Mickey Mouse, Foxes to Dogs, why are some things cute and some things not
This is the first of a 2-part series on "What appears cute to us, and what doesn't?"
Ever wondered why Mickey Mouse is so popular after so many generations?
First of all, it's a mouse. Most of the time, people are freaked out by mice! So how is it possible that a mouse can be so popular as a cartoon character? Even as our taste in music, fashion, movies, and entertainment change, why does Mickey Mouse remain popular generation after generation?
Second and interesting enough, Mickey Mouse hasn't always been the same. Take a look at the picture above.
Mickey started off as some creepy, emaciated character on the extreme left, called Steamboat Willie (which really does resemble a mouse, as opposed to Mickey today - more on that later). And you can already see how drastic these changes are. You can't imagine Steamboat Willie becoming a beloved cartoon character and the face of Disney.
So what changed between Steamboat Willie and Mickey Mouse, that made Mickey so popular? And why is this even important? Don't we have better things to discuss than a cartoon character?
It turns out that the answers to both questions are linked; it has to do with ancient wiring in our brain that all of us share. Mor importantly, it shows how once we understand the wiring in our brains, it becomes easy to influence others' decisions without people even realising it, shaping what they like or dislike.
So what's the deal with Mickey? For this, we turn to Dr Stephen Jay Gould, one of the most influential and widely cited evolutionary biologist and palaeontologist.
Gould argued that Mickey became popular due to progressive juvenilisation - or is termed "neotony".
What is neotony? Unlike most of us who grow old with age, Mickey grew younger and younger, each version of him resembling more and more like a human baby. Gould explains that:
|| “A newborn child possesses a relatively large head attached to a medium‐sized body with diminutive legs and feet. Human eyes appear huge in the baby and relatively smaller as the child grows. The baby has a small chin and bulbous cranium that give way to a more slanted, lower‐browed head and a heavier, more pronounced jaw. Mickey Mouse had just the reverse evolution. It became more baby-like as it grew older"
Gould even went to measure this. Over time, the length of Mickey's eyes compared to the length of its head increased from 27% to 42%; Mickey's head to body ratio increased from 42.7% to 48.1%. And the cranial vault size, the size of its skill increased from 71.7% to 95.6%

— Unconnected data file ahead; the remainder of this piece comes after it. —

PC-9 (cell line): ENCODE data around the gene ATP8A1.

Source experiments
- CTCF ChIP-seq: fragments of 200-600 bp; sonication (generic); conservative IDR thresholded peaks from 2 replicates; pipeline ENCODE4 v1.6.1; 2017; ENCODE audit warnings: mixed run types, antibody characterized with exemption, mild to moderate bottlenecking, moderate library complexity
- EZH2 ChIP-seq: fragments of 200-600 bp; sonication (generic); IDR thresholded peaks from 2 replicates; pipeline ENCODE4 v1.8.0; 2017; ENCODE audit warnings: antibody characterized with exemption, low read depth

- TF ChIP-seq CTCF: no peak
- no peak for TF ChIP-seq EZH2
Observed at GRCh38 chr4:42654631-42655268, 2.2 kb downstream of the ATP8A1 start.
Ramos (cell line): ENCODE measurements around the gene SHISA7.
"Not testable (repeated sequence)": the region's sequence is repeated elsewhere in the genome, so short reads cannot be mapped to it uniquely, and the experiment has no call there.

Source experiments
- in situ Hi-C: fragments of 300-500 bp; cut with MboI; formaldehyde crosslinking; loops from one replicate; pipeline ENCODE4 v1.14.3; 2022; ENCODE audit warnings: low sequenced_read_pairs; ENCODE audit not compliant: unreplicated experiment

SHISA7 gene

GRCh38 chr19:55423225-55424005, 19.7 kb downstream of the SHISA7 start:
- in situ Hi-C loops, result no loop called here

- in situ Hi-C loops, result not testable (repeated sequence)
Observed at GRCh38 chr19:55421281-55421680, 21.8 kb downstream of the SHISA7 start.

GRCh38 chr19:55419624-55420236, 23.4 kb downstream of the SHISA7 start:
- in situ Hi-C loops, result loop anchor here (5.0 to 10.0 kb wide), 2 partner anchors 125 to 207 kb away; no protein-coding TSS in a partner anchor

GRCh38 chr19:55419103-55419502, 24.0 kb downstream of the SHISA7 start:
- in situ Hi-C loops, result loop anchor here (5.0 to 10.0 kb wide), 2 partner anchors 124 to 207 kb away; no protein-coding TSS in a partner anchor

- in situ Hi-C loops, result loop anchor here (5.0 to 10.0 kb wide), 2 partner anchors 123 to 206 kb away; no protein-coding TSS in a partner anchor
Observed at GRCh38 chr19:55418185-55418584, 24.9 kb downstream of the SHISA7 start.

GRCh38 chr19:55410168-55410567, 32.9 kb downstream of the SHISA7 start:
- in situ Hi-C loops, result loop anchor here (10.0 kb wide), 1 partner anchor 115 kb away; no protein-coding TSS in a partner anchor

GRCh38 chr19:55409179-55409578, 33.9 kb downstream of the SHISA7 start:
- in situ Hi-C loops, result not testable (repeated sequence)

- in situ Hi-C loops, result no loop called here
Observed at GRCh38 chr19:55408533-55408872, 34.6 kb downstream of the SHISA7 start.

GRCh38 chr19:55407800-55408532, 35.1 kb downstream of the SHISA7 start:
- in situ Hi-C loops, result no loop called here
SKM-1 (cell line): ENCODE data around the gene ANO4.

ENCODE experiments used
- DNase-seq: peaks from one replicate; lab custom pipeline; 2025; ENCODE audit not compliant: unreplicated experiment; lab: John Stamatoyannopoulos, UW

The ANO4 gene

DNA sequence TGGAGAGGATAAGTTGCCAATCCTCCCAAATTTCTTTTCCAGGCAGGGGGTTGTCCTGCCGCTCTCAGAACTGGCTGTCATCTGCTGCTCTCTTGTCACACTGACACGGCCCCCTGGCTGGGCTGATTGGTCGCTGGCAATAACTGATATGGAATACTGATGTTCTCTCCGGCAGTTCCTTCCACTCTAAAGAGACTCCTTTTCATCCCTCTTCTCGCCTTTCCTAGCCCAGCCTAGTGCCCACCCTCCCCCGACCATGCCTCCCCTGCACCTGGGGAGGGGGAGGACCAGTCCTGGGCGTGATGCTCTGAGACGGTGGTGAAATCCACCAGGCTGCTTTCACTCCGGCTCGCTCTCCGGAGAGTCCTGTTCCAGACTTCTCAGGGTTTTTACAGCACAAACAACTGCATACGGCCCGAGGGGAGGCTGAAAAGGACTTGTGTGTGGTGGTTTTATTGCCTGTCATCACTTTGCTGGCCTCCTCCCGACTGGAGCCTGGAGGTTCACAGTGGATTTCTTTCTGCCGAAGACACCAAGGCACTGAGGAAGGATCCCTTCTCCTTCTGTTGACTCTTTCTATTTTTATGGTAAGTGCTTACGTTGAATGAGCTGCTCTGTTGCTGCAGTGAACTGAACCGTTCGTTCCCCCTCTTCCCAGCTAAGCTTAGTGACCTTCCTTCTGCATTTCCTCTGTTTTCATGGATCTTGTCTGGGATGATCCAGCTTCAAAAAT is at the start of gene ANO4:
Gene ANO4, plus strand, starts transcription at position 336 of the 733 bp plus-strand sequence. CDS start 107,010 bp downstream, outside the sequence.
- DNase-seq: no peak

And it turns out this isn't unique to Mickey. Ethologists have long observed that there are certain animals we find "cute", and others repulsive. Hal Herzog, emeritus professor at West Carolina University's Department of Psychology, even wrote a book - "Some we love, some we hate, some we eat" - about this.
Physical characteristics like big eyes and soft features evoke our parental instincts, wired in us to keep the human race living on. Animals that share similar features to human babies naturally become popular. Seeing a cute puppy or a panda makes flood our brains with feel-good neurotransmitters, making us happy. You can try this for yourself. If you're having a bad day, google baby llama or cute kittens, and you'll very likely feel better.
Cultural factors also come into play. The furry soft-toys we are used to means that we generally don't find bears or lions repulsive, even though they are dangerous. In contrasts, lizards and salamanders, largely harmless to us, are seen as dangerous, ugly, and disgusting.
In contrast to beloved characters like Mickey, villains in cartoons tend towards the opposite in appearance. they look more and more like adults. Consider Mortimer, Mickey's nemesis - Mortimer has a smaller head to body ratio and generally looks much more adult. Think back as well on the villains in your favourite anime, cartoon series, or comics - the majority of them look much more adult in nature.
Whether they meant it or not, Disney struck on exactly the right formula, which plays to our biological wiring, making Mickey Mouse such a successful character. But Disney isn't the only company that takes advantage of this. Ever notice how Mini Coopers have been designed?
Large, rounded headlights, a more rounded instead of straight edges, and you start seeing the resemblance to baby's face. And we have all sorts of other examples which have earned huge sums of consumer dollars - Hello Kitty, Pokemon, Totoro, Spongebob Square Pants.
In his book Alchemy, Rory Sutherland, the vice-chairman of Ogilvy shared and experience with a client, an energy company. The company ran a lucky draw where customers can win different prizes.
|||| 67,000 entries entered the draw to win free energy for one year, worth on average over £1,000. The draw to win a cute penguin nightlight with a value of £15? It received over 360,000 entries. One customer even turned down an offer of a £200 refund on their bill, saying, "No, I’d rather have a penguin."
Companies have never been shy to exploit our biology, which is why it's pretty useful to know what we might otherwise subconsciously fall for.
In this piece, we explore how humans have innate wiring towards what is cute and what isn't. And it is possible to design products and characters that are more appealing based on this wiring. In part 2, we examine something even more remarkable - nature also understands and change based on this wiring.